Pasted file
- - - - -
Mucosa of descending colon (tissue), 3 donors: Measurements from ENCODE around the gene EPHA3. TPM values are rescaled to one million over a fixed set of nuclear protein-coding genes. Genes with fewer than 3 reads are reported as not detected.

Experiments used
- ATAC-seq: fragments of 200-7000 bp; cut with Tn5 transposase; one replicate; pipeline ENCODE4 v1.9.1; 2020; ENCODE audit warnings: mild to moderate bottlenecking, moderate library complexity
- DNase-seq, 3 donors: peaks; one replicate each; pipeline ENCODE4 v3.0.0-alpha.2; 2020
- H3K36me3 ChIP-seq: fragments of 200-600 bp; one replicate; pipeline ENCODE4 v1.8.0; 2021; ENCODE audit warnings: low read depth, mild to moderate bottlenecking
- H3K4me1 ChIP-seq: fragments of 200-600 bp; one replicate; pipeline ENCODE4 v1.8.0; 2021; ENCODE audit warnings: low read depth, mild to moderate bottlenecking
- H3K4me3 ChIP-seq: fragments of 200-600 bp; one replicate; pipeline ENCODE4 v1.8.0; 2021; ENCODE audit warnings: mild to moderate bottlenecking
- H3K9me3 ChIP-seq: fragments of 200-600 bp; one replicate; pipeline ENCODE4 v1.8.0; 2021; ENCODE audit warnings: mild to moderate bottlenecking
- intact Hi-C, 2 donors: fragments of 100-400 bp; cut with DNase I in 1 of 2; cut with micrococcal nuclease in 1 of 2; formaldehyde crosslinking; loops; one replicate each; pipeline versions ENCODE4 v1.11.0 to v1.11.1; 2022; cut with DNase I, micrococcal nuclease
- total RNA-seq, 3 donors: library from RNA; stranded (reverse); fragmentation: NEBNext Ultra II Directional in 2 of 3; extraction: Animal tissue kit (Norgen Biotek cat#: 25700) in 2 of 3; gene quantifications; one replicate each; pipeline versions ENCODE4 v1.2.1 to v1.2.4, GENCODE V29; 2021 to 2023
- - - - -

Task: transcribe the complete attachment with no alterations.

Mucosa of descending colon (tissue), 3 donors: Measurements from ENCODE around the gene EPHA3. TPM values are rescaled to one million over a fixed set of nuclear protein-coding genes. Genes with fewer than 3 reads are reported as not detected.

Experiments used
- ATAC-seq: fragments of 200-7000 bp; cut with Tn5 transposase; one replicate; pipeline ENCODE4 v1.9.1; 2020; ENCODE audit warnings: mild to moderate bottlenecking, moderate library complexity
- DNase-seq, 3 donors: peaks; one replicate each; pipeline ENCODE4 v3.0.0-alpha.2; 2020
- H3K36me3 ChIP-seq: fragments of 200-600 bp; one replicate; pipeline ENCODE4 v1.8.0; 2021; ENCODE audit warnings: low read depth, mild to moderate bottlenecking
- H3K4me1 ChIP-seq: fragments of 200-600 bp; one replicate; pipeline ENCODE4 v1.8.0; 2021; ENCODE audit warnings: low read depth, mild to moderate bottlenecking
- H3K4me3 ChIP-seq: fragments of 200-600 bp; one replicate; pipeline ENCODE4 v1.8.0; 2021; ENCODE audit warnings: mild to moderate bottlenecking
- H3K9me3 ChIP-seq: fragments of 200-600 bp; one replicate; pipeline ENCODE4 v1.8.0; 2021; ENCODE audit warnings: mild to moderate bottlenecking
- intact Hi-C, 2 donors: fragments of 100-400 bp; cut with DNase I in 1 of 2; cut with micrococcal nuclease in 1 of 2; formaldehyde crosslinking; loops; one replicate each; pipeline versions ENCODE4 v1.11.0 to v1.11.1; 2022; cut with DNase I, micrococcal nuclease
- total RNA-seq, 3 donors: library from RNA; stranded (reverse); fragmentation: NEBNext Ultra II Directional in 2 of 3; extraction: Animal tissue kit (Norgen Biotek cat#: 25700) in 2 of 3; gene quantifications; one replicate each; pipeline versions ENCODE4 v1.2.1 to v1.2.4, GENCODE V29; 2021 to 2023